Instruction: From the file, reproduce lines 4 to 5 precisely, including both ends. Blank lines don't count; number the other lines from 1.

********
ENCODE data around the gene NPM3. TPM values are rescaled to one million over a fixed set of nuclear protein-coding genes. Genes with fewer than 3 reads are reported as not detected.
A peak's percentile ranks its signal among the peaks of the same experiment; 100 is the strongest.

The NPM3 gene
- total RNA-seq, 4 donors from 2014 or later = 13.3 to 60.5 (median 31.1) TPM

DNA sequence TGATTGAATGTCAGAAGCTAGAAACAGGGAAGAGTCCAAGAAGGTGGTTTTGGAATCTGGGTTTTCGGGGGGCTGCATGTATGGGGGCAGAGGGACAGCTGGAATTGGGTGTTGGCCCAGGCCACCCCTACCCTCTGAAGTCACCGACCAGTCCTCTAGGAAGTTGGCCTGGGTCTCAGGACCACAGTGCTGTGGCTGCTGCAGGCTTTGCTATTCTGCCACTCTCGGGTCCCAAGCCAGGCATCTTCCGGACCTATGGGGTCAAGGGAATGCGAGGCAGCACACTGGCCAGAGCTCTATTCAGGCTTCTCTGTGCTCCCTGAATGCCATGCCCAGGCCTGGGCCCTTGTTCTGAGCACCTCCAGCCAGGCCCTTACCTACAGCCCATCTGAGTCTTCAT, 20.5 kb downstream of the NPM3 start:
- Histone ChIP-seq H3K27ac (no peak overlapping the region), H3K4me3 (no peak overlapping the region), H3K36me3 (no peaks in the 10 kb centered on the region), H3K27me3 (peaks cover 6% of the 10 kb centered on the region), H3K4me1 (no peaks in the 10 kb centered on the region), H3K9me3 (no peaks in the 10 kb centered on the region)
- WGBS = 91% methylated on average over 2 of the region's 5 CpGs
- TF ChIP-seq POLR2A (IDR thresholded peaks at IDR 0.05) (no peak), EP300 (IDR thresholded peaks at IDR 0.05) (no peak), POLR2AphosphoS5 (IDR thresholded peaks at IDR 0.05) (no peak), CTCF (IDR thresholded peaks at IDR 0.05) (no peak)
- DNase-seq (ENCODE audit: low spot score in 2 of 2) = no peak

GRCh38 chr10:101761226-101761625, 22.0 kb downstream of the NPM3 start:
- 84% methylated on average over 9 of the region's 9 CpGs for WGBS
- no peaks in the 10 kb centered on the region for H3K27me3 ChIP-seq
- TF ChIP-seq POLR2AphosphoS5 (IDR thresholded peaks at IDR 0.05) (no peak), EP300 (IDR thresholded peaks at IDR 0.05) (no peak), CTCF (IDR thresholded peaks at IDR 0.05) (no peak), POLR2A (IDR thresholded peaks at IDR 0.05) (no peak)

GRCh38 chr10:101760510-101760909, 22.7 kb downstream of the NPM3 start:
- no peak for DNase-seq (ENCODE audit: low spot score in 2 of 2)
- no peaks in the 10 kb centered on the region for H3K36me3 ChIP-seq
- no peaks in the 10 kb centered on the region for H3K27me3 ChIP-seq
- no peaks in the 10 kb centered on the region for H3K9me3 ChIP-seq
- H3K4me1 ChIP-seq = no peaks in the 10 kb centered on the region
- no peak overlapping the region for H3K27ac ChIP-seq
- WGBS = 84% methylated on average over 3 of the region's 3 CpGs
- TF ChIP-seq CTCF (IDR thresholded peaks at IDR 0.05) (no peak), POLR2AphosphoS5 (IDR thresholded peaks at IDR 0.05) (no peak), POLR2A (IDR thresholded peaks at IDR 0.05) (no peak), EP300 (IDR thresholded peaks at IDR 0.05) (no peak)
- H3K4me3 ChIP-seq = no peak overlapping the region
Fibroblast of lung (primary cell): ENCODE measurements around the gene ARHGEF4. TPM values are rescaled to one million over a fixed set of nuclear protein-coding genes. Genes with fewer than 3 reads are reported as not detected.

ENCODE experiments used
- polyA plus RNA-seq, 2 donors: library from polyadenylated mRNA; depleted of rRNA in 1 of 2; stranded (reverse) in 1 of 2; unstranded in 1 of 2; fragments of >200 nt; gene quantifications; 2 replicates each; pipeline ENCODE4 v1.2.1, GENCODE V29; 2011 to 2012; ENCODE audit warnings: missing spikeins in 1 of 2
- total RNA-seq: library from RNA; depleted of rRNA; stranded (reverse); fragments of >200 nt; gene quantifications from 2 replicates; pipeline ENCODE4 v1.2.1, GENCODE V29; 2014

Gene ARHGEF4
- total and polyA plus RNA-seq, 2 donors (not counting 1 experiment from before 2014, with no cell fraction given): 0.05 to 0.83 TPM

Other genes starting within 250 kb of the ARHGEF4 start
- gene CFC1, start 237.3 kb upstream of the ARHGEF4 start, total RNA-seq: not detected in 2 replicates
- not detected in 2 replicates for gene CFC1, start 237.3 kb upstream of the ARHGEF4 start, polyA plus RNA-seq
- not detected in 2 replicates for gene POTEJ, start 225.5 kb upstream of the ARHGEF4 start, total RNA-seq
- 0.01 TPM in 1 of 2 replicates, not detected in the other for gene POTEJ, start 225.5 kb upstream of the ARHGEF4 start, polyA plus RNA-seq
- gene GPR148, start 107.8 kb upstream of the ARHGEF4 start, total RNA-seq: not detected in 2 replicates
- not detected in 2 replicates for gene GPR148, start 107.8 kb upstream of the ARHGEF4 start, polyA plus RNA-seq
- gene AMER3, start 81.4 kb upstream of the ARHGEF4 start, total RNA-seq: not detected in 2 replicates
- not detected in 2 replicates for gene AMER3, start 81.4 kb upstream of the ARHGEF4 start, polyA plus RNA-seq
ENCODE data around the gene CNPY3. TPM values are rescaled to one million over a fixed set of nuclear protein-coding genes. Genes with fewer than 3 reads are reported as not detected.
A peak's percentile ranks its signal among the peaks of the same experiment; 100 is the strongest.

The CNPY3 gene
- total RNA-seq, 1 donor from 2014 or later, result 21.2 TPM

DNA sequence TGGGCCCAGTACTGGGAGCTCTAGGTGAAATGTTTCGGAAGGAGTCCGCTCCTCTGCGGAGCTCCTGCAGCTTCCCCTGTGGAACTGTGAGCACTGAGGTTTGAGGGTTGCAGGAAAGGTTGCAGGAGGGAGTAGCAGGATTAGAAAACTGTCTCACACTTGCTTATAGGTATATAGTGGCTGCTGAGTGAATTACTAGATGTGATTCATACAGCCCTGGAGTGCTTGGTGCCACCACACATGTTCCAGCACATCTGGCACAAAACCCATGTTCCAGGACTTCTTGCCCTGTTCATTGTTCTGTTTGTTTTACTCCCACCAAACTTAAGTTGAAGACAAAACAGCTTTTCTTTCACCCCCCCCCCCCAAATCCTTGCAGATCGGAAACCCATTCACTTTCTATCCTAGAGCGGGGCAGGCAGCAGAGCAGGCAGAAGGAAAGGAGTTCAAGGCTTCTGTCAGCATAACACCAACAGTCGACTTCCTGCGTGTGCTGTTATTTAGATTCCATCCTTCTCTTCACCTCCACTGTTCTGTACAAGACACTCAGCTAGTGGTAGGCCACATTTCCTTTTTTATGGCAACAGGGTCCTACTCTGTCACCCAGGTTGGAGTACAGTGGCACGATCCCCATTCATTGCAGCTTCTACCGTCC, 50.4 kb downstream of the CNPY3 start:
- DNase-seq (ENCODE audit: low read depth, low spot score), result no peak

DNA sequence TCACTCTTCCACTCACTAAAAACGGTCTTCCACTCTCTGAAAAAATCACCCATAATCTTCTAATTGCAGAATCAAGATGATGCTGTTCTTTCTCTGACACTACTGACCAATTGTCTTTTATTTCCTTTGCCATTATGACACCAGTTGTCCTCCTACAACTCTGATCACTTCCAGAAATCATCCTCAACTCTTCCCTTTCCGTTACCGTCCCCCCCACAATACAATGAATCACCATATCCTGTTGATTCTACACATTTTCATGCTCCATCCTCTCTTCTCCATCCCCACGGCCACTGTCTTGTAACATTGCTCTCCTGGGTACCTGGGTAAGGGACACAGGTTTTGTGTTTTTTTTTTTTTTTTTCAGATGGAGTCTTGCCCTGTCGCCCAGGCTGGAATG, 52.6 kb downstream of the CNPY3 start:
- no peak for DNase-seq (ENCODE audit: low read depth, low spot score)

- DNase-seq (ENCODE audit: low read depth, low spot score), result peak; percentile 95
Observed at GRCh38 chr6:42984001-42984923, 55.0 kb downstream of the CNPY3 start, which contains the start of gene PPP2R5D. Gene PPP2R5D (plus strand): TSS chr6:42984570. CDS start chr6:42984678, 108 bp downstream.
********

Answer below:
- total RNA-seq, 4 donors from 2014 or later = 13.3 to 60.5 (median 31.1) TPM

DNA sequence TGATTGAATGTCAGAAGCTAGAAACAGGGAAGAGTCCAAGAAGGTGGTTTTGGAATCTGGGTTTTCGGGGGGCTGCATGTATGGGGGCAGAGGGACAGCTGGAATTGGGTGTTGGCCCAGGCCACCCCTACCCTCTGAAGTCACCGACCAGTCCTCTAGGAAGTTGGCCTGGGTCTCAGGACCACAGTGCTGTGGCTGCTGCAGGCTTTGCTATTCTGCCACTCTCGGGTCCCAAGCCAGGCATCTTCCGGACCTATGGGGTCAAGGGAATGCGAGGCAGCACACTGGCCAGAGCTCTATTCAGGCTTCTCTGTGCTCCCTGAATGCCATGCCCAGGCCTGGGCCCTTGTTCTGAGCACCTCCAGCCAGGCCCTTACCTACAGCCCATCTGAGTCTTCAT, 20.5 kb downstream of the NPM3 start: